The Dawn redwood (Metasequoia glyptrostroboides) is a deciduous, coniferous tree that grows in a conical shape up to 200 feet. The tree is a relative of the Redwood tree (Sequoia) and the Bald cypress (Taxodium), which you can admire on the opposite side of the path. Foliage emerges light green in spring, matures to deep green in summer and turns red-bronze in fall. As the tree matures, the trunk broadens at the base and develops attractive and sometimes elaborate fluting. The tree features linear, feathery, fern-like foliage. The twigs, needles and cone scales are in opposite pairs.
Fossil records indicate the dawn redwood existed as many as 50 million years ago but was thought to be extinct. However, in 1941 a living Dawn redwood was discovered in Western China. Three years later, the Arnold Arboretum in Boston received seeds from the tree and distributed them to arboretums all over the world. This Marquand Park Dawn redwood was raised from this shipment of seeds by James Clark, then the Princeton University horticulturalist, and planted here in 1955. Other Dawn redwoods can be found on Prospect and Princeton Avenues, Princeton Nursery Lands in Kingston, and on the Princeton University campus.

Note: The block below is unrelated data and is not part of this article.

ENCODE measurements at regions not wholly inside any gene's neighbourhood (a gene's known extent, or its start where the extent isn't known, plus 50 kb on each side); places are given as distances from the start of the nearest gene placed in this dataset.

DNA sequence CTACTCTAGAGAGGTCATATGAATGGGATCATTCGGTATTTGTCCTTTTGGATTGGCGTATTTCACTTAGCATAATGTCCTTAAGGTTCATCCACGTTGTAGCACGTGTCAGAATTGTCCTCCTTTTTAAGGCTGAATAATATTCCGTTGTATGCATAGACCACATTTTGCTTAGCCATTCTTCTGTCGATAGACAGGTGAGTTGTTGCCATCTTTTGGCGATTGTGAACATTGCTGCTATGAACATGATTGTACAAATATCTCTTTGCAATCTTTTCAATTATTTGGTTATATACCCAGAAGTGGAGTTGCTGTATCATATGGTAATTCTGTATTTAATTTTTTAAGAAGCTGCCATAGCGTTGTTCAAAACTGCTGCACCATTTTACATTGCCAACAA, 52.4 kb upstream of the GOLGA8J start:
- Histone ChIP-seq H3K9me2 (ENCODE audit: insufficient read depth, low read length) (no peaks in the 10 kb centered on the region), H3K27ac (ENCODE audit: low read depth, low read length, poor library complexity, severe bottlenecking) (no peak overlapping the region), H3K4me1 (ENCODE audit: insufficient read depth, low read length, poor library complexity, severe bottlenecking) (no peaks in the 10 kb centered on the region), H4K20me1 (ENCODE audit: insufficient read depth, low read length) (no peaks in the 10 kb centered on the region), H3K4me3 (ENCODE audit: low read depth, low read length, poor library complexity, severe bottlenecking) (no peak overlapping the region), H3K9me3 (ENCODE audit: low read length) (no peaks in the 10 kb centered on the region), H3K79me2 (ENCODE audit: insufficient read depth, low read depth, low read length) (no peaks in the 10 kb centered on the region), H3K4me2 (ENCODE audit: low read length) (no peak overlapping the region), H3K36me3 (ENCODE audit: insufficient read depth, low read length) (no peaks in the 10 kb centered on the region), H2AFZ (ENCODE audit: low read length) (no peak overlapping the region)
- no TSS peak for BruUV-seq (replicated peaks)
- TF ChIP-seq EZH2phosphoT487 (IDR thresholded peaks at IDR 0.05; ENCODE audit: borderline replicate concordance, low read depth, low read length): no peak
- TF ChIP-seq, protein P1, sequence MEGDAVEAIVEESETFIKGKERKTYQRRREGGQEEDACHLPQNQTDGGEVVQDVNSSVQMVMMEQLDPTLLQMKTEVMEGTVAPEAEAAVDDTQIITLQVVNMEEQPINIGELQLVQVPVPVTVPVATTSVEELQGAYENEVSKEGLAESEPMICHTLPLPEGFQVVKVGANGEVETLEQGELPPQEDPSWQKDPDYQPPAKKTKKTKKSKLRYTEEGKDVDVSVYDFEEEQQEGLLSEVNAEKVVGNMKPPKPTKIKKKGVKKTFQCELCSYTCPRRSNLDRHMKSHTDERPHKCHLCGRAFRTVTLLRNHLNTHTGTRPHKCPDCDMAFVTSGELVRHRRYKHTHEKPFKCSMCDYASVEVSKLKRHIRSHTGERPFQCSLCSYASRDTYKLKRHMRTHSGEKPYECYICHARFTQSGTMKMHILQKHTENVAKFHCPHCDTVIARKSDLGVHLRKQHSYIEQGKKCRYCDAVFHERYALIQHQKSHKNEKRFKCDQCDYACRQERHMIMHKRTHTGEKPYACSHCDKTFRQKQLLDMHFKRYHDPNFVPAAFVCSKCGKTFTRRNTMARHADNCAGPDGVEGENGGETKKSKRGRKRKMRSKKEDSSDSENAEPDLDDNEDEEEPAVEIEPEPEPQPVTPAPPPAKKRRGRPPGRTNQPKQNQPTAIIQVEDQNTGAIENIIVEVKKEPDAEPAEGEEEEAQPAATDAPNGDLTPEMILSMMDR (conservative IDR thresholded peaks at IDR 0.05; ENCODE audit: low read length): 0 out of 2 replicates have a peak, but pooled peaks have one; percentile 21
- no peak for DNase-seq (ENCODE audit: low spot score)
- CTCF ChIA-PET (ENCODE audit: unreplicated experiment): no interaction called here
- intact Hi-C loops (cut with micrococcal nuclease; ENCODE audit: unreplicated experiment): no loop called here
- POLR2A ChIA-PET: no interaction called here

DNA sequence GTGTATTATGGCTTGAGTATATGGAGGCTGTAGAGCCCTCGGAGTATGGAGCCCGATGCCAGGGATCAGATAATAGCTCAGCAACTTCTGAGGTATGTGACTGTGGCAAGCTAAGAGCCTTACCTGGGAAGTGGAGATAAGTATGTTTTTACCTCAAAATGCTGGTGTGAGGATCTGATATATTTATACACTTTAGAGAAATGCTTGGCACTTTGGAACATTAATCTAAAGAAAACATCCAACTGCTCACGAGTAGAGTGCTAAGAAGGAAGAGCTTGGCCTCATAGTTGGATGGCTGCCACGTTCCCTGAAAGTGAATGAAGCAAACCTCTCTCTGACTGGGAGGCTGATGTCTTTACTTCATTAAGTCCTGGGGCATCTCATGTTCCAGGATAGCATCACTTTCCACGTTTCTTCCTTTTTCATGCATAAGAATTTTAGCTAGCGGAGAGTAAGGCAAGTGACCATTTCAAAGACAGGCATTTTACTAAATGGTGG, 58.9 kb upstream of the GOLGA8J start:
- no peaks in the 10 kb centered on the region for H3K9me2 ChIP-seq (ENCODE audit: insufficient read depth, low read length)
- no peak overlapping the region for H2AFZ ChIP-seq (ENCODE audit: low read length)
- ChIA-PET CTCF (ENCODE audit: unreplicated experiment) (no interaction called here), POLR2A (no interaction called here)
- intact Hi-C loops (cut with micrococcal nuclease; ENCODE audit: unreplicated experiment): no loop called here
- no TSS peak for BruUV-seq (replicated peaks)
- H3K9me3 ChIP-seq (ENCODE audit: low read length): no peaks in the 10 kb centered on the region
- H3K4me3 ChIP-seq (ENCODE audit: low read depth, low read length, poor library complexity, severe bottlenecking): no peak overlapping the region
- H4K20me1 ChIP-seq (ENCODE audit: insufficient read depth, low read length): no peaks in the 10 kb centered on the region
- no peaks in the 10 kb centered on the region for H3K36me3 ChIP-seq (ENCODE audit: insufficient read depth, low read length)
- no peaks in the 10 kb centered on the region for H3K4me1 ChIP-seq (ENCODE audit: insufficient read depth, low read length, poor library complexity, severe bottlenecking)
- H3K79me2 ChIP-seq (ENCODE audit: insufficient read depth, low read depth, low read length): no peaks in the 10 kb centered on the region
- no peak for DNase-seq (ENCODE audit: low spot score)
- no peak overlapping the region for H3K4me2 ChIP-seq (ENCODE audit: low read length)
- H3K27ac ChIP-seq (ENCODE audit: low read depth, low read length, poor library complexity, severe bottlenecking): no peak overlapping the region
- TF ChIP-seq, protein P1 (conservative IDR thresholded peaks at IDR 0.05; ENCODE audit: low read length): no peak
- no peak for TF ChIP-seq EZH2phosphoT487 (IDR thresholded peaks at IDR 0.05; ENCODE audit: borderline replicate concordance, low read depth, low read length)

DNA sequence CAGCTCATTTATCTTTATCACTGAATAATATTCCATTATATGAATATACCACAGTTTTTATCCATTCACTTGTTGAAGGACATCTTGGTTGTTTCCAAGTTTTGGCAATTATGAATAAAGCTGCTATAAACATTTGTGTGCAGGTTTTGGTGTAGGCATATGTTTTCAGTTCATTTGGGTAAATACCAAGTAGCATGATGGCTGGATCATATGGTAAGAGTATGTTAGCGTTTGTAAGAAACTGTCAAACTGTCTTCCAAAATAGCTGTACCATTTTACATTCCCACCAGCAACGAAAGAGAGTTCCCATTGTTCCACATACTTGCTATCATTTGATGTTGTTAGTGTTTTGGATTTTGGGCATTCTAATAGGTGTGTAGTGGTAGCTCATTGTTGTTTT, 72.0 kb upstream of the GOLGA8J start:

Interestingly, the Dawn redwood occurs on a tree map of the park commissioned by the Garden club of Princeton in 1959. The tree must still have been very small at that time. The bald cypress does not occur on the map but on this spot a Korean fir is marked.